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Well-publicized incidents involving secret filming or videotaping women in dressing rooms or restrooms, and even during romantic encounters, first led the prohibition of such conduct in 2002. 2 A person commits this crime when they knowingly photograph or films another person in full or partial nudity without the persons consent.

Lawful surveillance activities of law enforcement or corrections officers are excluded from the invasion of privacy offense. 3 The offense is also subject to a special statute of limitations, which extends the time for prosecution in cases where the victim does not learn of the invasion until some-time after the photographing, etc. occurs.

565.252. Invasion of Privacy, Penalty

1. A person commits the offense of invasion of privacy if he or she knowingly:

(1) Photographs, films, videotapes, produces, or otherwise creates an image of another person, without the person’s consent, while the person is in a state of full or partial nudity and is in a place where one would have a reasonable expectation of privacy; or

(2) Photographs, films, videotapes, produces, or otherwise creates an image of another person under or through the clothing worn by that other person for the purpose of viewing the body of or the undergarments worn by that other person without that person’s consent.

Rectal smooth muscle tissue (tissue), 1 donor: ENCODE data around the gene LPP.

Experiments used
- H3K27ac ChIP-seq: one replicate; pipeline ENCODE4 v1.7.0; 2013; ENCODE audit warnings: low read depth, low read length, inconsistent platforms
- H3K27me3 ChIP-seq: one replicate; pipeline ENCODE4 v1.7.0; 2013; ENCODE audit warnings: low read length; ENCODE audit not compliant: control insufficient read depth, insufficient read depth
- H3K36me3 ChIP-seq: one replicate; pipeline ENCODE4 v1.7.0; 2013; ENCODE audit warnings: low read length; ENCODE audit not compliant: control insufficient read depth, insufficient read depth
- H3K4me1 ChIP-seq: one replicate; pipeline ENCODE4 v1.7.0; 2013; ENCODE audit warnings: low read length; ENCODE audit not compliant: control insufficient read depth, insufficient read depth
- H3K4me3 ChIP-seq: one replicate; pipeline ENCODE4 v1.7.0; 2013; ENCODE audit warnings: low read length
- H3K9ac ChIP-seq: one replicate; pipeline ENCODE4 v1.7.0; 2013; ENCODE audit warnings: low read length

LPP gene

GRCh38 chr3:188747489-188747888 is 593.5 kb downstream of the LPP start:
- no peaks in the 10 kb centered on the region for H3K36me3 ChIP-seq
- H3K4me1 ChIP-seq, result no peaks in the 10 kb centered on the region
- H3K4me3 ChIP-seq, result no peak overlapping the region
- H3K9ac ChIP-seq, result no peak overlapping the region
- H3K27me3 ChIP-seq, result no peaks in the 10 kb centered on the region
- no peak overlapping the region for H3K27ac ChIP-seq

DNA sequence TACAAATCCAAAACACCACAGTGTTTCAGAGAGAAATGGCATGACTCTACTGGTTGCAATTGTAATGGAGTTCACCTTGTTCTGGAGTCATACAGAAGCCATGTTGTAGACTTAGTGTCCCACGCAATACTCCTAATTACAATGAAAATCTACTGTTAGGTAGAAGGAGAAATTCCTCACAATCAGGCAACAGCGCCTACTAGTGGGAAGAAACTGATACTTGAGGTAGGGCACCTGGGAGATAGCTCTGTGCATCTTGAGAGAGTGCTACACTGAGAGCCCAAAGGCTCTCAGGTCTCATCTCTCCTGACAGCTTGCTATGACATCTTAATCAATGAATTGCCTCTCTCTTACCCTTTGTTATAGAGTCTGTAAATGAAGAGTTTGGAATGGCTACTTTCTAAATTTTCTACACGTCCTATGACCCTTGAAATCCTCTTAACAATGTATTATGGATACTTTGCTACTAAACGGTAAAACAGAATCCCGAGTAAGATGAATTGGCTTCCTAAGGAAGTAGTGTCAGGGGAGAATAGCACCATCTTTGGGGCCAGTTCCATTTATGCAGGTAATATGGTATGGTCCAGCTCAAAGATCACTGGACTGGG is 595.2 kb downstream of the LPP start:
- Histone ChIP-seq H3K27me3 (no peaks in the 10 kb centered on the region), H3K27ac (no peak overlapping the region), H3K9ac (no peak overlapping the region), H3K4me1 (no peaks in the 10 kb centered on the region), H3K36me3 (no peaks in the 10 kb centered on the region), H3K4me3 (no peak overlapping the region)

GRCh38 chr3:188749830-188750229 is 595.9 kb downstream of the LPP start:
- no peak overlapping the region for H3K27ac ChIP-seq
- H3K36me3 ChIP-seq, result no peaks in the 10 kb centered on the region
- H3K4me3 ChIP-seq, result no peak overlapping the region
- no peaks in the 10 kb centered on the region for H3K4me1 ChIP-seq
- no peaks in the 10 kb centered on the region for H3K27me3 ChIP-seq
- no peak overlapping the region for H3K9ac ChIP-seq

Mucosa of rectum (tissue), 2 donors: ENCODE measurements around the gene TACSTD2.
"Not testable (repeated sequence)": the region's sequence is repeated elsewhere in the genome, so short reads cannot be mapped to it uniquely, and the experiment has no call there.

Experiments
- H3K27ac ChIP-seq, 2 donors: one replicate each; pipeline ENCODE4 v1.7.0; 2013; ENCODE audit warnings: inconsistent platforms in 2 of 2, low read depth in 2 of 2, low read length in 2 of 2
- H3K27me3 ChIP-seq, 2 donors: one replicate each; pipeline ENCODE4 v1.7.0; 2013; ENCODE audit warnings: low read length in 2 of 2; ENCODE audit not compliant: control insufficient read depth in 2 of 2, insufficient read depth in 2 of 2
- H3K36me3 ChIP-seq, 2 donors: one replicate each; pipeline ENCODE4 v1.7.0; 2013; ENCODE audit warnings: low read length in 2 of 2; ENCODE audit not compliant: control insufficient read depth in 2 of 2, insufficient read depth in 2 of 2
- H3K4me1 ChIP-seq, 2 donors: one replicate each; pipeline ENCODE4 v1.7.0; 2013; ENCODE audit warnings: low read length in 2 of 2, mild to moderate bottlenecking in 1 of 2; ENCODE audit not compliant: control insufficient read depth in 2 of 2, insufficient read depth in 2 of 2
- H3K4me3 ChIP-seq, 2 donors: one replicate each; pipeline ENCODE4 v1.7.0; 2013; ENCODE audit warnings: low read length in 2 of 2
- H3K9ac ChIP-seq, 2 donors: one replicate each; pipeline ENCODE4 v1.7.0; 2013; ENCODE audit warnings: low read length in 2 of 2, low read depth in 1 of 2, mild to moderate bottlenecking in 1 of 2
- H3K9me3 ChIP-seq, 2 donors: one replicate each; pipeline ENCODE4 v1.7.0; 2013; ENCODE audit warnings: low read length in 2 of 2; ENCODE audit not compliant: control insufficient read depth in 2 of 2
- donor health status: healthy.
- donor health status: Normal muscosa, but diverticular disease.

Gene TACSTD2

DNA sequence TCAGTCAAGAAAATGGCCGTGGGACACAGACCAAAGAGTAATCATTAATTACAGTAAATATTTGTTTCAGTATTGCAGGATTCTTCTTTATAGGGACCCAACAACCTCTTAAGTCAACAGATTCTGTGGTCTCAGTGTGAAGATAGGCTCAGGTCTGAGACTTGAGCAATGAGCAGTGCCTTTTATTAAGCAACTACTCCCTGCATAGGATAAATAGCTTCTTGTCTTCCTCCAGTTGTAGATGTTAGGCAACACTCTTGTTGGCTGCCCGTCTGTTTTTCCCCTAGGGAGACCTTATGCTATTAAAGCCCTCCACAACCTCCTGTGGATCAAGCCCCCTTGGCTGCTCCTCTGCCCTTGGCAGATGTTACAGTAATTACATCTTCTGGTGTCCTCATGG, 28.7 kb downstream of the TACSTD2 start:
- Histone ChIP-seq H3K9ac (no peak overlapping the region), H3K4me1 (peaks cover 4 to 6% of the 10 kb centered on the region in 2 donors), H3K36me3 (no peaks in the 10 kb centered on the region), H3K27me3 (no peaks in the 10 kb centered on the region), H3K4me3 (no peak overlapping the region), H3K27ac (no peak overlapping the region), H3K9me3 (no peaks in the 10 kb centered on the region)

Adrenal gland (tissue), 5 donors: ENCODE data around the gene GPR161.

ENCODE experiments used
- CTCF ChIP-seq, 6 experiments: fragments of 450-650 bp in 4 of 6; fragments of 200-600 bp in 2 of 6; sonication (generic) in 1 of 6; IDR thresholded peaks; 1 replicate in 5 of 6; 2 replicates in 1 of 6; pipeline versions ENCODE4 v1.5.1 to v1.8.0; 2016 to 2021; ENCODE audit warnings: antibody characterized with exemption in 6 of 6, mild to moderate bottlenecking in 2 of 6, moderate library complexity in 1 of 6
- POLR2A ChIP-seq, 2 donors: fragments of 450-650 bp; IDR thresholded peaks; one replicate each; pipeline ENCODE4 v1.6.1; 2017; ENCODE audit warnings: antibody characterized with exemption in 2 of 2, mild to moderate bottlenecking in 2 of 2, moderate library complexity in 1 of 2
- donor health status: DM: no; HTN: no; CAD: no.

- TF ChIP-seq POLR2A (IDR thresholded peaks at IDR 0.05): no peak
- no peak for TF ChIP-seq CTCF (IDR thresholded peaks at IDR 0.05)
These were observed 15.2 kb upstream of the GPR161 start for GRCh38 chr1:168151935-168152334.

2. Invasion of privacy is a class A misdemeanor (up to one-year imprisonment) unless:

(1) A person who creates an image in violation of this section distributes the image to another or transmits the image in a manner that allows access to that image via computer;

(2) A person disseminates or permits the dissemination by any means, to another person, of a videotape, photograph, or film obtained in violation of this section;

(3) More than one person is viewed, photographed, filmed or videotaped during the same course of conduct; or

(4) The offense was committed by a person who has previously been found guilty of invasion of privacy in which case invasion of privacy is a class E felony (up to four years imprisonment).

3. Prior findings of guilt shall be pleaded and proven in the same manner required by the provisions of section 558.021.

4. As used in this section, “same course of conduct” means more than one person has been viewed, photographed, filmed, or videotaped under the same or similar circumstances pursuant to one scheme or course of conduct, whether at the same or different times.

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Attorney Thomas Kissell of Kissell Law Group is an experienced criminal defense attorney who has personally handled 1000s of cases all across the State of Missouri. If you, or someone you love is currently facing charges, contact us today!

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